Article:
I think the 14->12nm transition requires relatively few tweaks. The Ryzen chips pretty much just copy-pasted over. Whereas a brand new 44CU chip would require a whole new dev cycle, and testing. you can't just take an Xbone APU and chop off the CPU portion and call it a day. you need to configure the memory controller, caches, etc. you basically need to reconfigure an entire new GPU, whereas getting the RX580 working on 12nm requires very minor tweaks.
If you look at the dynamics between Zen and Zen+ (14vs12) It is not earth shattering.
The move to 12nm would most likely save them money now that has ramped to volume production with very good yields. AMD basically is just using the slight density increase to squeeze some more clock speed out the the already excellent Polaris 20. It will cheaper to produce (most likely) and it gives them a "fresh" product SKU to keep some buzz in the important mid range market.
I think not moving to a higher base memory tier is a mistake, but there is a good chance we will see that on partner cards, or even the reference design, as the only thing we have to go on now is the ES leaks. Polaris responds well to memory speed increases, so going with at least 9Gbps GDDR5/5X would have given them another 5%+..There is a very good chance they stuck with 8Gbps '5 since it is dirt cheap, and it allows the partners to ship their SKUs with a higher memory speed if they choose.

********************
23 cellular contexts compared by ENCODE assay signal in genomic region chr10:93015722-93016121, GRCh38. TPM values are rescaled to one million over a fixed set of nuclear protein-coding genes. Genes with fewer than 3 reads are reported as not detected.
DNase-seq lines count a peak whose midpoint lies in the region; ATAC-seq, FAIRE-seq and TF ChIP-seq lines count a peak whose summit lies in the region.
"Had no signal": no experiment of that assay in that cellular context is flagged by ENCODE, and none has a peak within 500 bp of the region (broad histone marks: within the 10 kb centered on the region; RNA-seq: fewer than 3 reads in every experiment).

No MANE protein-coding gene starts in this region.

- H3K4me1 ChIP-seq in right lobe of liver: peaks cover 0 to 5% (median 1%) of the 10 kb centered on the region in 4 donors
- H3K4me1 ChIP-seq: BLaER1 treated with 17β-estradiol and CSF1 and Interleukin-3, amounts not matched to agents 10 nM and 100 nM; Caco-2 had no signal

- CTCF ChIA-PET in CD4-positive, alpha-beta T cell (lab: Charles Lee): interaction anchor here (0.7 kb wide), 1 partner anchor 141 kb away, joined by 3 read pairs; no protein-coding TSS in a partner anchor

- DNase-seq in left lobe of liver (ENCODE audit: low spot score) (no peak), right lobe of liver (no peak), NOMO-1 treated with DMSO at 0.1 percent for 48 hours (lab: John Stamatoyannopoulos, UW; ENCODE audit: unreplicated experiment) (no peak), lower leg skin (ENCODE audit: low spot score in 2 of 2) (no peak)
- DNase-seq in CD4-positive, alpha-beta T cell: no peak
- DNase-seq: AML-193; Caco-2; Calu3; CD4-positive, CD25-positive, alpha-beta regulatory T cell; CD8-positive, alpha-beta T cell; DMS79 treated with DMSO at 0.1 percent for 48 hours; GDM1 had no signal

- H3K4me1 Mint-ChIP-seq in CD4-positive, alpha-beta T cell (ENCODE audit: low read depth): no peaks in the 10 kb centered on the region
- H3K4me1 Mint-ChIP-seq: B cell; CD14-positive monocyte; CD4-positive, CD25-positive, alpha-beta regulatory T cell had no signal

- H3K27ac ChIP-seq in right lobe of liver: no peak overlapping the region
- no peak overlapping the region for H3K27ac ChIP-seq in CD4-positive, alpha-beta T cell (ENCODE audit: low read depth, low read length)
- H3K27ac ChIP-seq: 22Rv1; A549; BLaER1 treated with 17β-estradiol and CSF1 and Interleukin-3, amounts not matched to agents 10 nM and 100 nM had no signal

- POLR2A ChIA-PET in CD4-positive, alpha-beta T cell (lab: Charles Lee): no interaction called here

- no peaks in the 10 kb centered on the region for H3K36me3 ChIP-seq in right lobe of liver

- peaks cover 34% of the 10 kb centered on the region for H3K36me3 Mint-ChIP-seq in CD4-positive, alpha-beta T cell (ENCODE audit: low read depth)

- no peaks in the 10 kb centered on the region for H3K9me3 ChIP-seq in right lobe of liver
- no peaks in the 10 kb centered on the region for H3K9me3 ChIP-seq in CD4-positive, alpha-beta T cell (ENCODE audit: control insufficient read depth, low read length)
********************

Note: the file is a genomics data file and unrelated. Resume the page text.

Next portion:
A lot of us here forget how large the midrange market is..It's easy for me to look at my rig with 3 VEGAs and forget that most people are using 1080P screens on the desktop side which is already covered very nicely by the 580. Giving it a nice little ~10% improvement means better frame rates for high refresh 1080P panels, or a better experience on 1440P.
You seem to think that the 44CU Xbox design is an off the shelf part, and it is far from it. The only thing that sKU has in common with a discrete GPU is that it has a GPU included in it's SoC. The 44CU Polaris part you talk about would be very nice, but what does it do? Will it beat VEGA 56? No, it would probably slot in 15% slower. The 56 is already competing with the 1070/TI sdo why waste the tens of millions it costs for a completely new mask for a part that cannot own the segment it would be launched into.
AMD is working on the 7nm push, and I think they are going to come out swinging this Spring...
They have the PS5 design they are working on/finalizing, and there is most likely an XBox design in the process as well. On the desktop side Zen2 is going to smash the CPU market (and possibly take the crown again depending on final clock speeds) and then as 7nm volume is freed up then we will see a high end GPU launch.